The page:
Getting employment agreements right
24 May 2022
Employment agreements are a key part of managing your relationship with employees. A good employment agreement can be the catalyst for getting this relationship off on the right foot. Many businesses grapple with the legal requirements for an Individual Employment Agreement (IEA) and are unsure about additional clauses that could be included to better suit their business.
Faced with confusion or a dispute, an IEA can be helpful in resolving matters. If your IEAs are not legally compliant, out of date, not suited to your business or industry or not in place at all, they can end up being more of a headache.
Ideally IEAs are put in place with employees before they start work. We also recommend your IEAs are regularly reviewed to check they include any legal updates or changes and are still suited to your business and your arrangements with employees.
Recent employment updates that impact IEA’s
In the past couple of years there have been several legal updates to be aware of. Depending on the wording and specific detail included in your IEAs, you may want to review the following clauses:
Public Holidays: Matariki is now a public holiday.
Sick Leave: minimum sick leave entitlements have increased from 5 to 10 days.
Bereavement Leave: bereavement entitlements have been extended.
Family violence leave: entitlements have been introduced.
Having an up-to-date IEA containing correct minimum entitlements helps to send the message that you are an informed and proactive employer, contributing to a great first impression.
What must be included in an IEA
Employers are legally required to give employees a written copy of their IEA. An IEA must include:
The names of the parties and location of work.
The type of work the employee will do.
Hours of work.
Pay rate and method of payment.
A guide to resolving employment related problems, including that personal grievances must be raised within 90 days.
An employment protection provision that applies if the business is sold or transferred.
A statement that the employee will get (at least) time and a half payment for working on a public holiday.
Some of these requirements, like the names of the parties and the location of work, are straight forward. Other requirements, such as hours of work and payment for public holidays, are trickier and tend to cause the most confusion.
Hours of work, including considerations around availability and flexibility, have fairly strict legal requirements, in terms of what is and is not allowed. If your business wants employees to be available outside of their regular working hours or if you envisage an employee’s hours may change from week to week, you could consider using overtime and availability clauses. How you pay your employees will have an impact too. For example, salaries may allow for more flexibility than wages.
The law also requires that employers inform employees about their entitlements under the Holidays Act 2003 at the time they enter into an employment agreement, including their ability to take advice from the Ministry of Business, Innovation and Employment. While it is not mandatory, one way to practically satisfy this requirement is to detail the employee’s entitlements in the IEA:
Family violence leave.
What could be included in an IEA
In addition to the minimum legal requirements, employers could consider including the following:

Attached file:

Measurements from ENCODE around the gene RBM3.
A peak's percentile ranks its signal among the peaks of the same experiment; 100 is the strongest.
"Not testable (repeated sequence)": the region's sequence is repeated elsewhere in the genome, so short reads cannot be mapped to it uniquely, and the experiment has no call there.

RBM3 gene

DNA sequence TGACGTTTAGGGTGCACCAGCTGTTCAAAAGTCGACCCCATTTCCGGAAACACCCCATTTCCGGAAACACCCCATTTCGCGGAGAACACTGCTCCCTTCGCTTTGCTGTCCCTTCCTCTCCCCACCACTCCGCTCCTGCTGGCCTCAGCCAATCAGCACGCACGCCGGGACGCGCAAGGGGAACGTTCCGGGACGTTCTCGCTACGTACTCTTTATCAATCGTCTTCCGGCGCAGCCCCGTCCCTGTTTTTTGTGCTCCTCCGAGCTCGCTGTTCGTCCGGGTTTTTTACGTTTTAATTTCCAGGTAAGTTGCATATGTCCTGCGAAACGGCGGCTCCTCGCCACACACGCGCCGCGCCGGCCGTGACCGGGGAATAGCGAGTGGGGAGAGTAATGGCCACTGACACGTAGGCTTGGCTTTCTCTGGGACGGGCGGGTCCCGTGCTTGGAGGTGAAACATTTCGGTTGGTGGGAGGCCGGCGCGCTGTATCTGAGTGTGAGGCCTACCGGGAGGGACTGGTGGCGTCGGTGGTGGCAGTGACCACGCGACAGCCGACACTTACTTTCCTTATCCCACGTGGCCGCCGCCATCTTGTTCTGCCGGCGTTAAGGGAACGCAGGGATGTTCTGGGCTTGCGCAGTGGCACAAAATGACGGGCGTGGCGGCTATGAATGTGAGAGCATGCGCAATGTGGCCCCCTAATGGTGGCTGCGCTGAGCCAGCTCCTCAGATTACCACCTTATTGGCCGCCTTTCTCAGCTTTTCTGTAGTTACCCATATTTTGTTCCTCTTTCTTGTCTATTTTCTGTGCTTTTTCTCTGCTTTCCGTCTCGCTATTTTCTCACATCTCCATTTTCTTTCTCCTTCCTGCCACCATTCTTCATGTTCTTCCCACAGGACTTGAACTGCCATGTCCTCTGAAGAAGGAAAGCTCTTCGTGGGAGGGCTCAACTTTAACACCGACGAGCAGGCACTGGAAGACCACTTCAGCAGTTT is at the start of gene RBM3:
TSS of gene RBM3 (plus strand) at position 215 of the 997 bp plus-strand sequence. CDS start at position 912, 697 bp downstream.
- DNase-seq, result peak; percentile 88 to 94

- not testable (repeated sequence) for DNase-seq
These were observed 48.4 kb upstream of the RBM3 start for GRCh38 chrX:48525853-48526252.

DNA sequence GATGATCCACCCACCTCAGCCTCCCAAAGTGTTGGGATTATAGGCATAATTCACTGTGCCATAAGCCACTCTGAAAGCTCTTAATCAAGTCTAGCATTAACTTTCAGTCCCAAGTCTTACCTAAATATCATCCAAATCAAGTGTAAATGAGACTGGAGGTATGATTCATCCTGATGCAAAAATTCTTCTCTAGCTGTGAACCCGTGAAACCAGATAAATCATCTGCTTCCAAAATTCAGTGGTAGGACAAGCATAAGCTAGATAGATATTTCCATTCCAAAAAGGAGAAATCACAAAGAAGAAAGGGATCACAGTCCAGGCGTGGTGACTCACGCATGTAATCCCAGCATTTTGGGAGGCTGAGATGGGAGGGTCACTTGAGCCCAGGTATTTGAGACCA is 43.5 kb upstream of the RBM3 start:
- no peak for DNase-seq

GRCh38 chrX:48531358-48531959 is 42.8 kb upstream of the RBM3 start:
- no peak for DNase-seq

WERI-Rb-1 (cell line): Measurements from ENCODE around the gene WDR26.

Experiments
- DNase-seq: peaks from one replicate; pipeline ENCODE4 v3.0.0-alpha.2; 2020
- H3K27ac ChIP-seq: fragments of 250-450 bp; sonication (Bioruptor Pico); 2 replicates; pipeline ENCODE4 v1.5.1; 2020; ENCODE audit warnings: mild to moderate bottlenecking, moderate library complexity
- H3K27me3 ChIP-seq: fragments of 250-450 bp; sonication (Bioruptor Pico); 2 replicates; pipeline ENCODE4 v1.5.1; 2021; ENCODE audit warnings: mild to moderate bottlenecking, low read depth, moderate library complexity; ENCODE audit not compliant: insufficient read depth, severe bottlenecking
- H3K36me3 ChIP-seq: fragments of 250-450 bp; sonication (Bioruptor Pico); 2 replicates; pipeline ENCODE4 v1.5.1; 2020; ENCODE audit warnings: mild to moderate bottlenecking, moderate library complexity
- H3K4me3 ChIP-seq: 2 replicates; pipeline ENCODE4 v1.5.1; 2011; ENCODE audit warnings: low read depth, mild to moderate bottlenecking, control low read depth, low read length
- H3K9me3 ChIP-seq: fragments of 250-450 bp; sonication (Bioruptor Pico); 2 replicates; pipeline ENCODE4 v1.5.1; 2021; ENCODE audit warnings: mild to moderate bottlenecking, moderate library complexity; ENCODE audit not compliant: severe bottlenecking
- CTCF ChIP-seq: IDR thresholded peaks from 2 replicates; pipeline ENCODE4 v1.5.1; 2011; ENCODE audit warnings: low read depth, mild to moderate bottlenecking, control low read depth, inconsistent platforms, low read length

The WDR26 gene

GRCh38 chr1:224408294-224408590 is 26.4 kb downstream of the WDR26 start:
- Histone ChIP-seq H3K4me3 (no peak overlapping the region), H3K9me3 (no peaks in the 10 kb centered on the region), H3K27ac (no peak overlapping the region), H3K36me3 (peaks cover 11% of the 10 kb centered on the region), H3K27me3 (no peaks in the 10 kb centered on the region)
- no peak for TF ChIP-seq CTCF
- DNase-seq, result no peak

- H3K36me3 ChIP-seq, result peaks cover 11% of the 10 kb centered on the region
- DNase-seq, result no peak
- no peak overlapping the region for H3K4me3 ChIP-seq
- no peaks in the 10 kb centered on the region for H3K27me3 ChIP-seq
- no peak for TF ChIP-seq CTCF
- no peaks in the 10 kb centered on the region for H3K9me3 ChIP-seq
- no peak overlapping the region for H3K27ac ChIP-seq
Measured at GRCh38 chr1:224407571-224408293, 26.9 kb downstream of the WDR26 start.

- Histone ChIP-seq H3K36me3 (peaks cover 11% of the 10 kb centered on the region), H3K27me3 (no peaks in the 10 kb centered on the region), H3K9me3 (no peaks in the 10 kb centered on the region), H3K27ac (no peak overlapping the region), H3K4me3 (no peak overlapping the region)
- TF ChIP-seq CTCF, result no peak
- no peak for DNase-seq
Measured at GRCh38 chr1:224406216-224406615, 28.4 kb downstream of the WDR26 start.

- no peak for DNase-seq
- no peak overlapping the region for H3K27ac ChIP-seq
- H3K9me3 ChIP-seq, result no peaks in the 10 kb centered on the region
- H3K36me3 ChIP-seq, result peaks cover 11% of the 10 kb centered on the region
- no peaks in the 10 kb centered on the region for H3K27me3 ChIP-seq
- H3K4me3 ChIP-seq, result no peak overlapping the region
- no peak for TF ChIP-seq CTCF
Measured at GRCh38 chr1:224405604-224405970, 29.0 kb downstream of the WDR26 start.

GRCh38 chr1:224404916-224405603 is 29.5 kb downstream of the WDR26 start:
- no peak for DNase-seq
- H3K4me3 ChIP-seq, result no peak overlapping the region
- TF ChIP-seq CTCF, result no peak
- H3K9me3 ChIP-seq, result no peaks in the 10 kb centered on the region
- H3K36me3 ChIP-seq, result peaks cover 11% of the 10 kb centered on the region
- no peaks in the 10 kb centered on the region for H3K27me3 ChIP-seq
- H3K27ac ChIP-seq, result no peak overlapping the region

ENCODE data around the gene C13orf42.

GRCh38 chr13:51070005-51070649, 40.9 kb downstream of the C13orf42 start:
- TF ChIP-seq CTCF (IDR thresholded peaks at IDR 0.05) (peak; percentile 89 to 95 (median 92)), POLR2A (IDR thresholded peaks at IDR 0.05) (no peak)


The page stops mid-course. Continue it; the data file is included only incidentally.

Trial periods or probational periods.
Health and safety requirements.
Restraints of trade.
Termination and notice periods.
Information about disciplinary procedures and misconduct.
Conflict of interest and secondary employment.
Where applicable to your business, we recommend including these as they help to clarify expectations, avoid confusion and disputes. If a dispute does arise – the IEA is the first thing employers have in their back pocket to help resolve matters.
Trial periods, much like hours of work, have strict legal requirements – an employer must have 19 or fewer employees, and the parties must agree to it before the employee starts work. If an employer does not meet these requirements, they will not be able to use a trial period (despite what an IEA may state).
Restraints of trade are a thorny area and we recommend these are used with caution. An employer must consider whether they really have a legitimate business interest to protect. Simply wishing to prevent an employee from leaving your business to work for a competitor is unlikely to meet the threshold of a ‘business interest’. Relevant considerations when drafting these clauses include the employee’s role, their seniority and remuneration. For example, a senior sales manager is more likely to have a restraint of trade than a café waiter.
We recommend including information about disciplinary procedures and misconduct as it assists in setting expectations around standards of behaviour from the very outset of the employment relationship. However, setting your standards and culture requires taking deliberate, active steps throughout the employment relationship – much more than an IEA can deliver. Reinforcing standards of behaviour throughout the employment relationship, from modelling this behaviour yourself, to having ‘courageous conversations’ if things are not going well, are required too.
If your IEAs need updating or you do not have IEAs in place with your employees, it is a good idea to sort this now, before it becomes an issue. Findex has can offer a broad range of advice and assistance including drafting templates that are individualised to your business and roles. We can advise on particular clauses and types of employment relationships through to providing tailored employment agreements. Get in touch with us today.